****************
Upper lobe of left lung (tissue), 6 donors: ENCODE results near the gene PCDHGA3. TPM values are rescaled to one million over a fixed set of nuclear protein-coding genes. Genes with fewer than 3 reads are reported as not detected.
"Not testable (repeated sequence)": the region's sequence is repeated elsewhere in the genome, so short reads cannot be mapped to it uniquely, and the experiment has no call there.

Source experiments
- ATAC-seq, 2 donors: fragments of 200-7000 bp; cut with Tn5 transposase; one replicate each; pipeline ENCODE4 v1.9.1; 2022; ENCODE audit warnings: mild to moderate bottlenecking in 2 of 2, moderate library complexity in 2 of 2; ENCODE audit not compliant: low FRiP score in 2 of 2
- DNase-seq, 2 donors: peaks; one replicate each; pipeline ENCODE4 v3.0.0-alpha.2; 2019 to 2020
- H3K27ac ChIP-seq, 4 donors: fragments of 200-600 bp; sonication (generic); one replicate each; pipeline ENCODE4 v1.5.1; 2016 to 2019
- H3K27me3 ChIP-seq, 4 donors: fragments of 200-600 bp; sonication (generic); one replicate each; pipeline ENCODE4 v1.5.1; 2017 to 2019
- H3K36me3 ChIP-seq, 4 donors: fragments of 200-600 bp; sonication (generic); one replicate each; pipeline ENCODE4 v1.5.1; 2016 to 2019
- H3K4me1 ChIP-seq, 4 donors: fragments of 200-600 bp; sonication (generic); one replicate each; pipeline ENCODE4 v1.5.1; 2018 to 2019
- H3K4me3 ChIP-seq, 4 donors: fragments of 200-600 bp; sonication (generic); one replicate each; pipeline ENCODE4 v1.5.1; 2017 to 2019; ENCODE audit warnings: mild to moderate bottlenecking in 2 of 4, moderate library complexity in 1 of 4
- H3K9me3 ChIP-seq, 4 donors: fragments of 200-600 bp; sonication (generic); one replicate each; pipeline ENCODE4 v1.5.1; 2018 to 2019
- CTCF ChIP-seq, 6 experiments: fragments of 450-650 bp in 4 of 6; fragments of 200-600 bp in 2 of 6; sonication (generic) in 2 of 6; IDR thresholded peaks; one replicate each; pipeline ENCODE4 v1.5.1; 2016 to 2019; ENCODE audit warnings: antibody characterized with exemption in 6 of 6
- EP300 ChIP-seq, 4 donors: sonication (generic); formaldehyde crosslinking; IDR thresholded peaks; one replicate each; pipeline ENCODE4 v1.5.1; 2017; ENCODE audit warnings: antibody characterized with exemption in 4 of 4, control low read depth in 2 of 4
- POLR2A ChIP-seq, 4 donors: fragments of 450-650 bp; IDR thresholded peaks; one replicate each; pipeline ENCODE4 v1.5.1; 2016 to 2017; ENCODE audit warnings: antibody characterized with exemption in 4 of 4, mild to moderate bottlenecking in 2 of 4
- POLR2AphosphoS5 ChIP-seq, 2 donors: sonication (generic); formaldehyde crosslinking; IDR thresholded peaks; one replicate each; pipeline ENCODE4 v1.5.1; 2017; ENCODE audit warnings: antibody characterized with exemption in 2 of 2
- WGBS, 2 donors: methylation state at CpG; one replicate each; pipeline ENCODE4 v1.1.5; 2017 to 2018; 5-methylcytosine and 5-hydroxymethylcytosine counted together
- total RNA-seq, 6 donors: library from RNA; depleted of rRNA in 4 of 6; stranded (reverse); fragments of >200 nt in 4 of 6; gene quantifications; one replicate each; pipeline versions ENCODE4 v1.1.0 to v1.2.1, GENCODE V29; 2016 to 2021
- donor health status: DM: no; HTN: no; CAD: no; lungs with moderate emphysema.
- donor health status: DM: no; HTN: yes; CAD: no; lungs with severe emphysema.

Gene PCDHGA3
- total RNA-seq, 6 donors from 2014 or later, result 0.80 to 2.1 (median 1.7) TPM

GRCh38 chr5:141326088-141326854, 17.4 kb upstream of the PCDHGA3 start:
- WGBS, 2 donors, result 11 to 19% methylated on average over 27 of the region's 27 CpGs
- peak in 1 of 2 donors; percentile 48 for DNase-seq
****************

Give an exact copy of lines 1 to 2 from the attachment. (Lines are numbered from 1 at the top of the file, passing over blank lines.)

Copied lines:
Upper lobe of left lung (tissue), 6 donors: ENCODE results near the gene PCDHGA3. TPM values are rescaled to one million over a fixed set of nuclear protein-coding genes. Genes with fewer than 3 reads are reported as not detected.
"Not testable (repeated sequence)": the region's sequence is repeated elsewhere in the genome, so short reads cannot be mapped to it uniquely, and the experiment has no call there.